Friday, 13 August 2010
Korean radicals to battle against G20
A 'GREAT transformation' could sweep across the world as a result of radical action against the neoliberal G20 in South Korea this November.
That's the hope of the anti-capitalists who are planning masssive protests against the neoliberal summit as the global financial elite clamps imposes its will on communities across the world.
Writes Barb Dwyer on IndyBay: "While thousands of demonstrators have taken to the streets during past G-20 Summits in North America and Europe, South Korean workers and activists have a long history of being even more militant in their struggle against the destructive policies of globalization than their counterparts in the Northwest hemisphere.
"In December of 1996, the South Korean parliament passed a new labor law which began a 'structural adjustment' austerity program on behalf of the IMF and World Bank.
"These programs require countries to make debt repayment a priority, and as a consequence forces them to cut essential social services such as health, education, and development, thus lowering their standard of living. These programs also open the door to the privatization of natural resources, such as ancient forests and public water supplies, to be exploited by multinational corporations.
"In the days that followed, 12 million South Korean workers went on strike to counter the new undemocratic labor law. In the years that followed, South Koreans continued to protest against the destructive policies of neoliberalism, most notably the WTO in 2003, World Economic Forum in 2004, APEC in 2005, and numerous other occasions.
"As the G20 approaches, the Korea Confederation of Trade Unions (KCTU) has announced it is planning to hold a rally and march on November 11th, the first day of the Summit. According to their website, '...the KCTU will do everything in our power to stage a massive anti-neoliberalism struggle that will gain attention of people and workers around the globe. To this end, we will prepare to hold People’s Action and be a leader of a great transformation.'
"South Korean workers have often utilized the direct action tactics of resistance, such as strikes and factory takeovers, to large street demonstrations. It is not uncommon that the workers are also armed with slingshots, molotov cocktails, and sticks.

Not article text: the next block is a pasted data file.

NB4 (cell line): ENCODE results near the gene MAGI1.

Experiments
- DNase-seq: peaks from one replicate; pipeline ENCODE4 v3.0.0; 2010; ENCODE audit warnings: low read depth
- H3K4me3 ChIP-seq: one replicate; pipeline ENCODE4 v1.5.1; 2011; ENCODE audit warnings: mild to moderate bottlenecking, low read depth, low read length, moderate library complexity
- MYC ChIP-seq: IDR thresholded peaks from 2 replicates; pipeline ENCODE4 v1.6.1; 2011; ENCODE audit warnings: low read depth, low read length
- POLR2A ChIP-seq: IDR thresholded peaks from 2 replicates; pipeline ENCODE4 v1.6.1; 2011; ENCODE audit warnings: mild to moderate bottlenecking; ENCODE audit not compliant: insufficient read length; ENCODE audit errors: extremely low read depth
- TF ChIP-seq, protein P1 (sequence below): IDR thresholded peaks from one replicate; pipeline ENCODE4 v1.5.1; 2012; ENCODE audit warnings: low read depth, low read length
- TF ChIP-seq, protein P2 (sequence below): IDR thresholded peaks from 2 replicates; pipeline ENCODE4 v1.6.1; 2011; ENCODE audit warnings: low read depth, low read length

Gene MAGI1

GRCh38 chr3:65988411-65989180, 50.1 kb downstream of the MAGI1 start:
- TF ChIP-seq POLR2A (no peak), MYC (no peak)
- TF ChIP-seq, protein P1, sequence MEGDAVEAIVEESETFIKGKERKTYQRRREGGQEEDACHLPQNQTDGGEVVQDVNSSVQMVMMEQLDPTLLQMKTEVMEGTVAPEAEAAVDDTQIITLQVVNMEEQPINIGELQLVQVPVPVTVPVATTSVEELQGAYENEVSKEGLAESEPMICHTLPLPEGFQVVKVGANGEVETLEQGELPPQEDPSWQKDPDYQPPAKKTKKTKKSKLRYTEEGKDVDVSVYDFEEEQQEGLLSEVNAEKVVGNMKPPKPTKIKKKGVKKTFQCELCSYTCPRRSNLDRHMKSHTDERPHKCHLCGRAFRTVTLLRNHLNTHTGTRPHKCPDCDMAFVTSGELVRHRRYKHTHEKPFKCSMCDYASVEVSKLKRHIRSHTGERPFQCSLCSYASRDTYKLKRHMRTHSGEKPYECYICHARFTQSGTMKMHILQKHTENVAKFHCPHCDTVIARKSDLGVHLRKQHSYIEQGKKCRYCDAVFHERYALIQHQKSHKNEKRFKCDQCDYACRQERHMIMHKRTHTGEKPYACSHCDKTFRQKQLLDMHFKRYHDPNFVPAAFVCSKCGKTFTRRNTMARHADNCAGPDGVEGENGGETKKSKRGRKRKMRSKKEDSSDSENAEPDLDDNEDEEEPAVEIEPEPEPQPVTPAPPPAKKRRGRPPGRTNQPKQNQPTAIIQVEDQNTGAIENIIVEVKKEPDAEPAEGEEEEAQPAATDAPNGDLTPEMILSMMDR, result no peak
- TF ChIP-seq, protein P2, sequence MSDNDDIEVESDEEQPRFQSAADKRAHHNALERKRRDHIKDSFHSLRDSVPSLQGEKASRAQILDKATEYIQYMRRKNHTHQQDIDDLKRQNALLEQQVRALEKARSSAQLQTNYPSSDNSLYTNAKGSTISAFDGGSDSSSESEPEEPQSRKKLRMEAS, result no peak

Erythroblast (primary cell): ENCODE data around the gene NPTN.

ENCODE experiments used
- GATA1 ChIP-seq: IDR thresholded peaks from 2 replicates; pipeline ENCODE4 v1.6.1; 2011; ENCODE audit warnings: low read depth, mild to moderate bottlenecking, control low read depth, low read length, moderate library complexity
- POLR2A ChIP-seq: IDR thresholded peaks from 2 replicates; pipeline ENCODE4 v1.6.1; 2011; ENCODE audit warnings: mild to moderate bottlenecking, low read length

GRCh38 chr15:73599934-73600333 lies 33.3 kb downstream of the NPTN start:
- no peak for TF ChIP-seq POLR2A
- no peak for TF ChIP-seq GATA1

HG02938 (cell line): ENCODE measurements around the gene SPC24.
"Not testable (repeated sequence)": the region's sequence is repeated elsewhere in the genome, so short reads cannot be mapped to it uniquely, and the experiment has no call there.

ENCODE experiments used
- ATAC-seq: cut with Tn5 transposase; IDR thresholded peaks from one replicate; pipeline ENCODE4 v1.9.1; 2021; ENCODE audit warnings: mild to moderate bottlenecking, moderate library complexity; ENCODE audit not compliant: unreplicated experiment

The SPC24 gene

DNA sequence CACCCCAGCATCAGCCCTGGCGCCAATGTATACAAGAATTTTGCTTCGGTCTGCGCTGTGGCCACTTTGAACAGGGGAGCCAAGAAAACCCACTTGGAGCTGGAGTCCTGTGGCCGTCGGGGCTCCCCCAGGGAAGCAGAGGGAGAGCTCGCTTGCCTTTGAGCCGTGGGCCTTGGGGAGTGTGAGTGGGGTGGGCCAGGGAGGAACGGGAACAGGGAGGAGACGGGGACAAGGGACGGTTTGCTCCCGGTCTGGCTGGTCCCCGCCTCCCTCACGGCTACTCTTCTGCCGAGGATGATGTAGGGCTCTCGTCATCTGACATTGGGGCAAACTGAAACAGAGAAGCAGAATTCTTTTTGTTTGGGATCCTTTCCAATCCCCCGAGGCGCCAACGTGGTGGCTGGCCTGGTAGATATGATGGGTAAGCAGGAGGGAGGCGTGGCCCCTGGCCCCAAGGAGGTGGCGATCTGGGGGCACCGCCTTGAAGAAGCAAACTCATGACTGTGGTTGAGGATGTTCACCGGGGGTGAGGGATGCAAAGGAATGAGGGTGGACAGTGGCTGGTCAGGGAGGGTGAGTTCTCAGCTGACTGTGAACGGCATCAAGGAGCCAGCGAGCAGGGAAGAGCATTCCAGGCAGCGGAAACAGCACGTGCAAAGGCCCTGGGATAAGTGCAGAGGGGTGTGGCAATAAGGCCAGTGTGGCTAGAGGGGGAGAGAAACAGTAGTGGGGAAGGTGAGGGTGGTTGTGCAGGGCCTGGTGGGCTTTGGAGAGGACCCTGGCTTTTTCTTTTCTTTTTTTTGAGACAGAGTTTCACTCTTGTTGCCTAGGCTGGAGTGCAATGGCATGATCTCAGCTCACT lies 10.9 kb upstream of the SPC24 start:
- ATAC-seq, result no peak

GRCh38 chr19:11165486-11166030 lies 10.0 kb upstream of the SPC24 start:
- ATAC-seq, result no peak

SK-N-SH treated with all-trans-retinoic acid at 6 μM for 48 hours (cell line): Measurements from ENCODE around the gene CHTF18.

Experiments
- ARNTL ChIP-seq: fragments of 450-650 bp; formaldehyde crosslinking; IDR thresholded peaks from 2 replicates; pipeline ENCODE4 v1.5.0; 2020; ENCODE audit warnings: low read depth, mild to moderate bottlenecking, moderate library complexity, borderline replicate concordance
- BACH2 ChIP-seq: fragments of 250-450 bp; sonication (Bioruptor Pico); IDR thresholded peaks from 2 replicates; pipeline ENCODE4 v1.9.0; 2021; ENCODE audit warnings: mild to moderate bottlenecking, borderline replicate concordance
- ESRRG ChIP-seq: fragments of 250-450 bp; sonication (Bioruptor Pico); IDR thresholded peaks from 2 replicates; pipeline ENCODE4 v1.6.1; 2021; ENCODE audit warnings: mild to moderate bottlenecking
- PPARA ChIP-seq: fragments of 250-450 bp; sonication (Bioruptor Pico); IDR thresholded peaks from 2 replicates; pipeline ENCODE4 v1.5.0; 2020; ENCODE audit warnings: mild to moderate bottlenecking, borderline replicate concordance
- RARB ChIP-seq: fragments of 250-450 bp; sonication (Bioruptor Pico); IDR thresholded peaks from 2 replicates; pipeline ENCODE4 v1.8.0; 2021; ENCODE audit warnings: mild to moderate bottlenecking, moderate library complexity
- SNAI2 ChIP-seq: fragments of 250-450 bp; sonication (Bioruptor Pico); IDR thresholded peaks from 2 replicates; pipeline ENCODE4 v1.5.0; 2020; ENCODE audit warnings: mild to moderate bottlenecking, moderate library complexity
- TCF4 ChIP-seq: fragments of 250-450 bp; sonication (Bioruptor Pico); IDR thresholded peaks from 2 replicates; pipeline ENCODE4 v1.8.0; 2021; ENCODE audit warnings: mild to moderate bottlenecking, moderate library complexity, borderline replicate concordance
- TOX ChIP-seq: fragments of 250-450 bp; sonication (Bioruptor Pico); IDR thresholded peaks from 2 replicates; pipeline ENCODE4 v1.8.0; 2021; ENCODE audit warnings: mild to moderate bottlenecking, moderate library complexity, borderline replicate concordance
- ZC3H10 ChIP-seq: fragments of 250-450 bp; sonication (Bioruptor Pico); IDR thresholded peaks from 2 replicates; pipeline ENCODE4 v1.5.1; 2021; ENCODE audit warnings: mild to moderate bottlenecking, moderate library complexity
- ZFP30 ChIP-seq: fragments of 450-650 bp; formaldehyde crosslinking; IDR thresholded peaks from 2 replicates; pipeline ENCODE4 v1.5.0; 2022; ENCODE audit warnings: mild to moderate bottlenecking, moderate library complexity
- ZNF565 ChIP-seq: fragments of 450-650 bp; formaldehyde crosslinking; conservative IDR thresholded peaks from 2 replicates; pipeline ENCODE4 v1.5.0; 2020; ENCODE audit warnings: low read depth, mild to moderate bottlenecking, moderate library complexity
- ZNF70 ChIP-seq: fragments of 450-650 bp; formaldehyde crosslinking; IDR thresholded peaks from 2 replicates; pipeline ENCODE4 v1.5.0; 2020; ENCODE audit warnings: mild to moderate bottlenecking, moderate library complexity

"Often times, in an act of more desperate resistance, workers commit suicide outside of their factories, sometimes through self-immolation. South Korean police on the other hand, much like their counterparts around the globe, have also demonstrated their willingness to continually brutalize their own citizens to quell public dissent of these policies.
"It is a well documented and common tactic for South Korean police to scrape the bottom of their metal shields on the concrete in order to sharpen the edges into a blade before they thrust their shields into the throats of protesters. Over the years, this brutal police tactic has led to the horrific deaths of many South Korean workers.
"All this comes at a time when the fallout from past G-20's are still fresh in the air. During the 2009 G-20 Summit in London, Ian Tomlinson was beaten to death by police. On July 21st, 2010, his wife and nine children learned that the London police would not investigate his death, despite video and photographic evidence.
"None of the officers went to the aid of Tomlinson, who stumbled 100 yards down the road before collapsing and dying in front of thousands of demonstrators. In Canada, the police have begun an old-fashion witch hunt for the people they suspect are responsible for the property damage that occurred during the G-20 in Toronto.
"Up to 17 people are being charged with conspiracy and at least 4 individuals still remain in jail. In the wake of the Pittsburgh Summit, many cases still remain in court regarding criminal charges against activists, as well as the excessive use of force by police."